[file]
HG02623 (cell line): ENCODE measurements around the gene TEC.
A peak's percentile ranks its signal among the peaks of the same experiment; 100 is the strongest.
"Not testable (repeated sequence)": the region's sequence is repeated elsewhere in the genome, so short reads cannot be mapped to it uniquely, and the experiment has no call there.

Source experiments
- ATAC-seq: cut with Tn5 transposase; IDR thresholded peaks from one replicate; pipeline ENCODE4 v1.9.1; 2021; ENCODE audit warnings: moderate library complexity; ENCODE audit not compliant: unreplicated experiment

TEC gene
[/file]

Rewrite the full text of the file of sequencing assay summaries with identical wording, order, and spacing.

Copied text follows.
HG02623 (cell line): ENCODE measurements around the gene TEC.
A peak's percentile ranks its signal among the peaks of the same experiment; 100 is the strongest.
"Not testable (repeated sequence)": the region's sequence is repeated elsewhere in the genome, so short reads cannot be mapped to it uniquely, and the experiment has no call there.

Source experiments
- ATAC-seq: cut with Tn5 transposase; IDR thresholded peaks from one replicate; pipeline ENCODE4 v1.9.1; 2021; ENCODE audit warnings: moderate library complexity; ENCODE audit not compliant: unreplicated experiment

TEC gene